• International Journal of Civil Engineering and Technology (IJCIET), ISSN 0976 – 6308 (Print), ISSN 0976 – 6316(Online) Volume 4, Issue 3, May - June (2013), © IAEME 183 chemical composition between the two types of steel, showing that steel 37 is more resistant to corrosion than steel 60. The uncoated bars also showed uniform corrosion along the total bar length, while the epoxy coated bars showed concentrated corrosion at un-coated end leading to localized stresses at the bottom third of the concrete cylinder. Table 4: Rib and diameter loss of steel bars at different degrees of corrosion Concrete Type Steel Type Rib profile loss as a percentage of zero corrosion rib height (%) Pre-cracking Cracking Severe Corrosion 30MPa, w/c=0.32 Plain St37(diameter loss)* 8.7 16.1 18.8 Deformed Uncoated St60 69.2 98.56 (131.2)** Deformed Coated St60 81.2 92.1 (122.1)** 44MPa, w/c=0.32 Plain ST37 (diameter loss)* 6.1 7.5 17.1 Deformed Uncoated St60 38.7 69.6 (121.9)** Deformed Coated St60 43.6 66 (116.9)** 60MPa, w/c=0.32 Plain ST37 (diameter loss)* 6 11.1 14.7 Deformed Uncoated St60 47.2 84.7 (108.4)** Deformed Coated St60 40.8 83.6 (103.9)** 44MPa, w/c=0.52 Plain ST37 (diameter loss)* 7.6 16 19.1 Deformed Uncoated St60 63.9 81.8 (132.1)** Deformed Coated St60 63.1 94.2 (130.9)** *For plain bars with no ribs, the percentages were calculated from the total cross-sectional area of the bar. **Results exceeding the 100% indicate that the corrosion causes total loss in the ribs and extends to the inner bar diameter. Figure 6 Crack propagation in concrete cylinders reinforced with uncoated defromed bars Figure 7 Crack propagation in concrete cylinders reinforced with epoxy coated defromed bars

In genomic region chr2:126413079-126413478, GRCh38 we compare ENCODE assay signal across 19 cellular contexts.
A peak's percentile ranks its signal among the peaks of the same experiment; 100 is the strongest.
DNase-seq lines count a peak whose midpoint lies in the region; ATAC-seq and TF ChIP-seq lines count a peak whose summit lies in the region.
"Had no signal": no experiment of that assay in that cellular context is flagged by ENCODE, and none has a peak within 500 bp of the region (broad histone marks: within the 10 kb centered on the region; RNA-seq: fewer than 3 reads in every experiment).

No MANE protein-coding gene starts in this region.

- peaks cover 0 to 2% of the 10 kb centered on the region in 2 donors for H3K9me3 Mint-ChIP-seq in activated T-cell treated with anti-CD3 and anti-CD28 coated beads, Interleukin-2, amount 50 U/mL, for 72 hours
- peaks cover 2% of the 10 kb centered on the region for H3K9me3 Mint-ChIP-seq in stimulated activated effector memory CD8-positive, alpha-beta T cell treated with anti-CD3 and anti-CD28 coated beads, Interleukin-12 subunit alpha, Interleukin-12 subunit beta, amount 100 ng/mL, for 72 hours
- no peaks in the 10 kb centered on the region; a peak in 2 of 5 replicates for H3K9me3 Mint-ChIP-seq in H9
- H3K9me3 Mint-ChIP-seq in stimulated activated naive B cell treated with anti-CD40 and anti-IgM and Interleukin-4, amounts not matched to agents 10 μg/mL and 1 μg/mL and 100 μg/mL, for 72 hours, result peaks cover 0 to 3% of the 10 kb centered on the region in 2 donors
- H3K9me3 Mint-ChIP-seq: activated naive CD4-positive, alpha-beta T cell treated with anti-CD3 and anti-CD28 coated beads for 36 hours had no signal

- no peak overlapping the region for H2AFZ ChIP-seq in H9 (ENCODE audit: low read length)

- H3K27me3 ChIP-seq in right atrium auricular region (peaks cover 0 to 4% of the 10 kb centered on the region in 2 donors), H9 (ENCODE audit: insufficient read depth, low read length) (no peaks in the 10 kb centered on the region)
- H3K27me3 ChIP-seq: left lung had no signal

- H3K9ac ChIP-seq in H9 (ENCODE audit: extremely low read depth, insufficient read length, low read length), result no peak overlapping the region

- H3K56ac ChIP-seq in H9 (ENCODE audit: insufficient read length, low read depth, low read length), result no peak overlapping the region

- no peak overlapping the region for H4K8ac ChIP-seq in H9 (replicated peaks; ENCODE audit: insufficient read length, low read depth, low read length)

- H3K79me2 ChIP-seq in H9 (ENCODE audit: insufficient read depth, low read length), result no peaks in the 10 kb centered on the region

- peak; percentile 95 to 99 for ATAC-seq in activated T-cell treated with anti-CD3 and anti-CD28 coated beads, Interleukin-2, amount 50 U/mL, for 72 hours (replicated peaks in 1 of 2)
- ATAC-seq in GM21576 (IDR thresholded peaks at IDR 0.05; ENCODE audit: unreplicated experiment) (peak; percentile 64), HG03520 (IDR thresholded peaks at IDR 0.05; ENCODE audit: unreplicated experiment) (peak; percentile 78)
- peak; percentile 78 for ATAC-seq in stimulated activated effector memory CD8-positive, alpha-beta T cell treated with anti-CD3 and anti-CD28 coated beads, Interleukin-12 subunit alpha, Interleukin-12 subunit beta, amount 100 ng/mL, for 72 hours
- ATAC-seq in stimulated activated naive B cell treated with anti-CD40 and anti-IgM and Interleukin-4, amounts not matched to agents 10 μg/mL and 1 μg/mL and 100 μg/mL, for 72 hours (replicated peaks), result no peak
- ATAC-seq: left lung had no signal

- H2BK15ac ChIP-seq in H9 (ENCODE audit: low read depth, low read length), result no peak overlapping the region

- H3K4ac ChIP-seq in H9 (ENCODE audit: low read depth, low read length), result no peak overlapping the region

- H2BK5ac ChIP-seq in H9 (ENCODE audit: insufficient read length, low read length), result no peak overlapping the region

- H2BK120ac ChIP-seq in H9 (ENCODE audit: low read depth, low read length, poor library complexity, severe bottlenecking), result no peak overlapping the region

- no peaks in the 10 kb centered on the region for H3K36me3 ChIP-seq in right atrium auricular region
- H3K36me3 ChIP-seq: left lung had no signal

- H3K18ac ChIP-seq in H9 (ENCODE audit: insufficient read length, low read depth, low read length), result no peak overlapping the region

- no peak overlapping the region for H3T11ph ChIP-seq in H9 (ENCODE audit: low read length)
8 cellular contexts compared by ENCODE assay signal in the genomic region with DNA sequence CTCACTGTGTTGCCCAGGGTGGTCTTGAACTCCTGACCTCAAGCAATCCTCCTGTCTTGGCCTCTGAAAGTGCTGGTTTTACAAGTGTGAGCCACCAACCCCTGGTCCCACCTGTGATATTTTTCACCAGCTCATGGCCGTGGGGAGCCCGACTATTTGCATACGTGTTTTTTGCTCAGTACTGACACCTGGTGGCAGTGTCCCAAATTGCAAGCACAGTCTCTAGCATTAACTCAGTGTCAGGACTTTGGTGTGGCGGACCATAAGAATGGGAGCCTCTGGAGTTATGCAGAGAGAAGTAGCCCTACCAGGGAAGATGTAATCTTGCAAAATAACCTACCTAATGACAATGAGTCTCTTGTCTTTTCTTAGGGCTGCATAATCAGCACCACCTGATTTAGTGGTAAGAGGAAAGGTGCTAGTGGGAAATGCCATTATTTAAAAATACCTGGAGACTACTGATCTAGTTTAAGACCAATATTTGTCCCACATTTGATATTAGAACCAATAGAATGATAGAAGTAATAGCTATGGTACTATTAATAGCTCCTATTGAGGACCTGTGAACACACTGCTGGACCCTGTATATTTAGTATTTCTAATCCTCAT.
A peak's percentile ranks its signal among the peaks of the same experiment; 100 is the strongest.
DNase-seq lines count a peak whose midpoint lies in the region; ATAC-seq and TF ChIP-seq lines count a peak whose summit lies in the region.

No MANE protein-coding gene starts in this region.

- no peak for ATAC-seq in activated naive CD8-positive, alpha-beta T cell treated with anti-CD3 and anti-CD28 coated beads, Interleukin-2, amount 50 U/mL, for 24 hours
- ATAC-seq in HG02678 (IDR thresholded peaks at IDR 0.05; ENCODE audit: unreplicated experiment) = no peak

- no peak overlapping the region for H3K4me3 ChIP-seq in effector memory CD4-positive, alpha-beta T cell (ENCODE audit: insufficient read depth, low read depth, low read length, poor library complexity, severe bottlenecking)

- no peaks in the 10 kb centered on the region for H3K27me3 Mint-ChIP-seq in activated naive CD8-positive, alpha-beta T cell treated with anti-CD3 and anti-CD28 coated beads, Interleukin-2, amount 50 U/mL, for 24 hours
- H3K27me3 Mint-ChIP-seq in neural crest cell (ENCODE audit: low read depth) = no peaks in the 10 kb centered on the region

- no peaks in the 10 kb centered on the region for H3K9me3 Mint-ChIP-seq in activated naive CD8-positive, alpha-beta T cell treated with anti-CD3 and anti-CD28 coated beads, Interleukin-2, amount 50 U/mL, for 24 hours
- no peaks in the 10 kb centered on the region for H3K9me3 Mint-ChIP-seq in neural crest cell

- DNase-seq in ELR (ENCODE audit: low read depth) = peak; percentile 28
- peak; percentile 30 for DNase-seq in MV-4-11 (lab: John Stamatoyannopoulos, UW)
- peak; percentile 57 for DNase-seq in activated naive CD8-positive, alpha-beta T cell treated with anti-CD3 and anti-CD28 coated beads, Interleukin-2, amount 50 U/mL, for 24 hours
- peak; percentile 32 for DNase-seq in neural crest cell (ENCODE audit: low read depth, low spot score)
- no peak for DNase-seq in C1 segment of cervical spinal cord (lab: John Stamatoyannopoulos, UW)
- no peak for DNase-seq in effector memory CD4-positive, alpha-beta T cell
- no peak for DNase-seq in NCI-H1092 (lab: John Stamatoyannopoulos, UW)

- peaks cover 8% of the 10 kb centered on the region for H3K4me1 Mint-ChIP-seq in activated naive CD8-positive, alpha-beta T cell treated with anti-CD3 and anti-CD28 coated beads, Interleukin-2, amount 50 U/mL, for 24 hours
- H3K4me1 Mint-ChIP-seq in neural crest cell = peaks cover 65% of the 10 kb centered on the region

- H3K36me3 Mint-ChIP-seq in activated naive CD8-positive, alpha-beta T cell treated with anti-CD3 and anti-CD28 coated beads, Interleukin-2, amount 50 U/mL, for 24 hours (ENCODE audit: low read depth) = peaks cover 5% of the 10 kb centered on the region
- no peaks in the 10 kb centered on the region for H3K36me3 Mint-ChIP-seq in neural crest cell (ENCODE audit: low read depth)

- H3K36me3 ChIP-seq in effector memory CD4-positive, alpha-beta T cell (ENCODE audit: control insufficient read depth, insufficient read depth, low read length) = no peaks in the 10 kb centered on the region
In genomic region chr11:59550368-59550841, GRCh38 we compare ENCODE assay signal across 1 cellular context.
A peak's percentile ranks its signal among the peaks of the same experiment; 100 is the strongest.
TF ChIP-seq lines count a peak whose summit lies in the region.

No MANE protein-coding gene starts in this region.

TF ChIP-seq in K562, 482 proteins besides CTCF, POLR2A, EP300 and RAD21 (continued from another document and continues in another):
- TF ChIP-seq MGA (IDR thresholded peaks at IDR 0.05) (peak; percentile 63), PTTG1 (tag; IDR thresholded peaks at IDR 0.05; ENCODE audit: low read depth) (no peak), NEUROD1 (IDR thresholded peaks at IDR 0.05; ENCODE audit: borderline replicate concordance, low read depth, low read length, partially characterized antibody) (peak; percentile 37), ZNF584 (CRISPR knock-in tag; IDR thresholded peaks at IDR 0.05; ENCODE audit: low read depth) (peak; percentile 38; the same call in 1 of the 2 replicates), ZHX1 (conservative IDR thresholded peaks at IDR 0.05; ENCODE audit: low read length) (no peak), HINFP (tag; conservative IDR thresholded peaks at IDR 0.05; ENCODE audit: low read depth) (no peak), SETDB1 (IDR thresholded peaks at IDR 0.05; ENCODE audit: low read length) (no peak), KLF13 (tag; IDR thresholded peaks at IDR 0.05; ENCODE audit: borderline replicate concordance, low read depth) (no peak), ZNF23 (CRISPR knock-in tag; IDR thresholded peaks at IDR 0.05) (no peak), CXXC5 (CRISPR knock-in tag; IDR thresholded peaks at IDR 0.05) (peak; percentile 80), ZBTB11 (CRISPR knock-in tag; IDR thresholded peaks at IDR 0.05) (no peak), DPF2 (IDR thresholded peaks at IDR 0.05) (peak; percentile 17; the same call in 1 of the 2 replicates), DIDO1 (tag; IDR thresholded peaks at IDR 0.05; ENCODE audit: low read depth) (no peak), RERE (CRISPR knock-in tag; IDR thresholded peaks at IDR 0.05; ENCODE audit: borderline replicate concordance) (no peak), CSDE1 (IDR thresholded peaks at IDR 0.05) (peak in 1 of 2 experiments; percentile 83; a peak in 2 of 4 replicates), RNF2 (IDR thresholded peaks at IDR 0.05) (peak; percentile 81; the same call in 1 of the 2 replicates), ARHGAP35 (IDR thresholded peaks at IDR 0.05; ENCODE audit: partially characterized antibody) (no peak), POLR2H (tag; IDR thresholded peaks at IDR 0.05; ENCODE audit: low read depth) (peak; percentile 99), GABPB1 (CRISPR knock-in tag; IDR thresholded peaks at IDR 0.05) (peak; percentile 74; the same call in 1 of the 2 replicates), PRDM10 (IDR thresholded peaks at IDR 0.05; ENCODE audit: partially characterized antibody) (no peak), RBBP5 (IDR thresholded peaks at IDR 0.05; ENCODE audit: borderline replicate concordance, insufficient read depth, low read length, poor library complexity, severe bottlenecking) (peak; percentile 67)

• International Journal of Civil Engineering and Technology (IJCIET), ISSN 0976 – 6308 (Print), ISSN 0976 – 6316(Online) Volume 4, Issue 3, May - June (2013), © IAEME 184 Concerning the rib height loss, Table 4 indicates that un-coated deformed bars exhibit the maximum rib loss when compared to the plain and epoxy coated deformed bars. From the previous two tables, it can be concluded that the rate of corrosion increases in case of un- coated deformed bars. This can be attributed to the greater surface area of deformed bars compared to the plain bars and their greater conductivity when compared to the epoxy coated bars, where the epoxy acts as a barrier to chloride penetration. 6. CONCLUSION The purpose of this research is to study the effect corrosion on reinforced concrete structures especially those near the sea side and structures located in salt-laden environments. The influence of corrosion on the mechanical and physical properties of steel bars was investigated. This paper includes results from experimental program performed with four concrete mixes and three types of steel bars. All concrete mixes were reinforced by three different carbon steel types: Plain, deformed, and epoxy-coated deformed bars. The experimental results of steel bars tensile tests, showed that all bars demonstrate large ductility at yielding regions before corrosion. However, these regions starts to disappear as the corrosion propagated from pre-cracking to severe corrosion. At advanced corrosion stages; corrosion reduces the cross-sectional area of steel bars, and affect the height of ribs of deformed bars. Corrosion causes high loss of steel ductility, large reduction of yield and ultimate stresses. When combined with reduction of effective cross-sectional area of steel, corrosion leads to serious deterioration of load carrying of reinforced concrete members. REFERENCES [1] Hassan A.H., Sanad A.M., and Moussa M.A., Environment Impact on Sea Front Reinforced Concrete Structures in Egypt, Global Climate Change, Biodiversity and Sustainability, April 2013. [2] ASTM STP 1065, "Corrosion Rates of Steel in Concrete," ISBN13: 978-0-8031-1458- 6, 1990. [3] Bertolini, L., (2004), “Corrosion of Steel in Concrete,” ISBN: 3-527-30800-8. [4] Sanad A.M., Hassan A.H. and Moussa M.A., Finite Element Modeling of Steel Corrosion in Reinforced Concrete Cylinders, The 3rd International Conference on Advanced Engineering Materials and Technology, May 2013 [5] Assem Adel Abdel Aal Hassan, (2003), "Bond of Reinforcement in Concrete with Different Types of Corroded Bars" Theses and dissertations, Ryerson University. [6] Siddhant Datta , B.M. Nagabhushana and R. Harikrishna, “A New Nano-Ceria Reinforced Epoxy Polymer Composite with Improved Mechanical Properties”, International Journal of Advanced Research in Engineering & Technology (IJARET), Volume 3, Issue 2, 2012, pp. 248 - 256, ISSN Print: 0976-6480, ISSN Online: 0976-6499. [7] Dr. Abdulkader Ismail Abdulwahab Al-Hadithi, “Improving Impact and Mechanical Properties of Gap-Graded Concrete by Adding Waste Plastic Fibers”, International Journal of Civil Engineering & Technology (IJCIET), Volume 4, Issue 2, 2013, pp. 118 - 131, ISSN Print: 0976 – 6308, ISSN Online: 0976 – 6316.